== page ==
Tiller caught my eye — it may have come from the English surname (which originally referred to someone who tilled the soil), but, given the location, I’m hoping it was inspired by the tiller of a boat. Maybe Tiller will become the boaters’ version of Taylor/Tyler? :)

Olivia and Liam — the top names in Boston last year — are nowhere to be found on Nantucket’s list, interestingly.


Image: Adapted from Flag of Massachusetts (public domain)

Baby name story: Victoria Melita

Princess Victoria Melita (1876-1936)
Victoria Melita

In early 1874, Prince Alfred (son of Queen Victoria) married Grand Duchess Maria Alexandrovna (daughter of Czar Alexander II) in St. Petersburg. Their wedding “directly united the British and Russian royal families for the first time.”

(To mark the occasion, a London bakery invented the Marie biscuit, also known as the Maria cookie.)

Alfred and Maria ended up having five children: Alfred, Marie, Victoria Melita, Alexandra, and Beatrice.

Their third child was born in November of 1876 while her father, a Royal Navy officer, was stationed on the island of Malta (which was then part of the British Empire). The baby girl was named Victoria after her grandmother and Melita after the national personification of Malta, her birthplace.

Where does the name Melita come from?

Most of the time, it derives from the ancient Greek word meli, meaning “honey.” In the case of the allegorical figure, however, it came from the name of an ancient Maltese city.

Melita (or Melite) was the Roman name of the city. The Romans had taken the island from the Phoenicians during the Second Punic War. The Phoenicians’ original name for the city (founded in the 8th century B.C.) was Maleth, meaning “shelter.”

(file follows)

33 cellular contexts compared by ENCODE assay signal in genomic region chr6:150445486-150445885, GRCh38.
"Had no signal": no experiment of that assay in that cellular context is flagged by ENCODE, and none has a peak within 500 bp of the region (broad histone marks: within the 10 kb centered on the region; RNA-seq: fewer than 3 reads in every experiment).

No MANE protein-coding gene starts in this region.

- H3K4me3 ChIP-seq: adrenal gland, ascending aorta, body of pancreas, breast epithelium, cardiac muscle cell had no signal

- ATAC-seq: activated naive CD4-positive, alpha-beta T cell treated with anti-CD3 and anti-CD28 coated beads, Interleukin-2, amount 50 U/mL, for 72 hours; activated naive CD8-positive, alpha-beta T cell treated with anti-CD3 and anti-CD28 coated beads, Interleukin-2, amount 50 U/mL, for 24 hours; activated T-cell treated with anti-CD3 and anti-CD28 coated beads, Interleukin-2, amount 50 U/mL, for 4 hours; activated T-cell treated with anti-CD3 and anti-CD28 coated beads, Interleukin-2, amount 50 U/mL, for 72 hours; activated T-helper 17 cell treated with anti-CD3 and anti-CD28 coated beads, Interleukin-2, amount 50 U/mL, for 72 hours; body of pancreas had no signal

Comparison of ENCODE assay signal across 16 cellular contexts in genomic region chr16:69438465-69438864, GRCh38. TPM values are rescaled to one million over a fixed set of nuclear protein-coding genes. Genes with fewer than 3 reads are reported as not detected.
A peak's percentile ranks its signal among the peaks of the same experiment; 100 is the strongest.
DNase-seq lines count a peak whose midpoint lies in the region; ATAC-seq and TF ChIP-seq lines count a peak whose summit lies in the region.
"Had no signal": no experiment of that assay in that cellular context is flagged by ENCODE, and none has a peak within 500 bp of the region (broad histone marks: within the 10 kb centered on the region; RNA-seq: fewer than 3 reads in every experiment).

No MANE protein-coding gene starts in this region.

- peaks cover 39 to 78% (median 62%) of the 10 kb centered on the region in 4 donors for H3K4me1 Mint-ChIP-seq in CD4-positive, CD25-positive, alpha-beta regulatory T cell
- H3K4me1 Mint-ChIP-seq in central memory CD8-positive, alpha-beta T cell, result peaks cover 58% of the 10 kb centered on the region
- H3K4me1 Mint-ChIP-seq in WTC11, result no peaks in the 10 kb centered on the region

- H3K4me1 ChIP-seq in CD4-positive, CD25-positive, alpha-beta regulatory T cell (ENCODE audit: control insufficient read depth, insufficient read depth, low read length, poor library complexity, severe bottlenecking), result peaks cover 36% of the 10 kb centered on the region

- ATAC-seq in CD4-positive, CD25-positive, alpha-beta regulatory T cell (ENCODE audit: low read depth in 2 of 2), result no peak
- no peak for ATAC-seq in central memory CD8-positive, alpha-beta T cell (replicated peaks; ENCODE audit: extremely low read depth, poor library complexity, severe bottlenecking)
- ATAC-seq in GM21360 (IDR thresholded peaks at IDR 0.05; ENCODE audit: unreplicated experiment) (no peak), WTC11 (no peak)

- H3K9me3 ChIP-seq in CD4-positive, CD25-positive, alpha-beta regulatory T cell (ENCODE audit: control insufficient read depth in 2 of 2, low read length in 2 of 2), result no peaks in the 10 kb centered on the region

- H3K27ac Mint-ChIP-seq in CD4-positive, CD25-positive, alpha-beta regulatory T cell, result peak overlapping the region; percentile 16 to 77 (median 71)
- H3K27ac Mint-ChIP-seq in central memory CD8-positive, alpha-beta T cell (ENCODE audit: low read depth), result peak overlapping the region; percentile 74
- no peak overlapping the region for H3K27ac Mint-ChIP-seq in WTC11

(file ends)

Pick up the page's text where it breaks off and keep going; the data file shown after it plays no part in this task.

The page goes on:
What are your thoughts on the name Melita?

P.S. Victoria Melita’s older sister, Marie, went on to marry the future king of Romania. (Americans became familiar with Marie and two of her children, Nicolae and Ileana, when the three of them toured the U.S. for several weeks in late 1926.) And Victoria Melita’s paternal uncle, the future Edward VII, was the father of Louise, Victoria and Maud, a.k.a., Louvima.

Sources: Princess Victoria Melita of Saxe-Coburg and Gotha – Wikipedia, The marriage of Prince Alfred and Grand Duchess Maria Alexandrovna – The Royal Collection Trust, Early Inhabitants – Visit Malta
Image: Victoria Melita autograph card

Baby born in Britain, named after royal horse

Diamond Jubilee
Diamond Jubilee

British diplomat Charles Hardinge (who served as Viceroy of India from 1910 to 1916) and his wife Winifred had a total of three children:

  • Edward, b. 1892
  • Alexander, b. 1894
  • Diamond, b. 1900

Their oldest was named after Edward, the Prince of Wales (who, in 1901, became King Edward VII).

Their middle child was named after Alexandra, the Princess of Wales (later Queen Alexandra).

And their youngest? She wasn’t named after a royal person, but after a royal person’s horse: Diamond Jubilee, who was owned by the Prince of Wales and won the Epsom Derby about a week before she was born. (Diamond Jubilee was foaled in 1897 — the year of Queen Victoria’s Diamond Jubilee.)


Image: Diamond Jubilee from The New Book of the Horse (1911) by Charles Richardson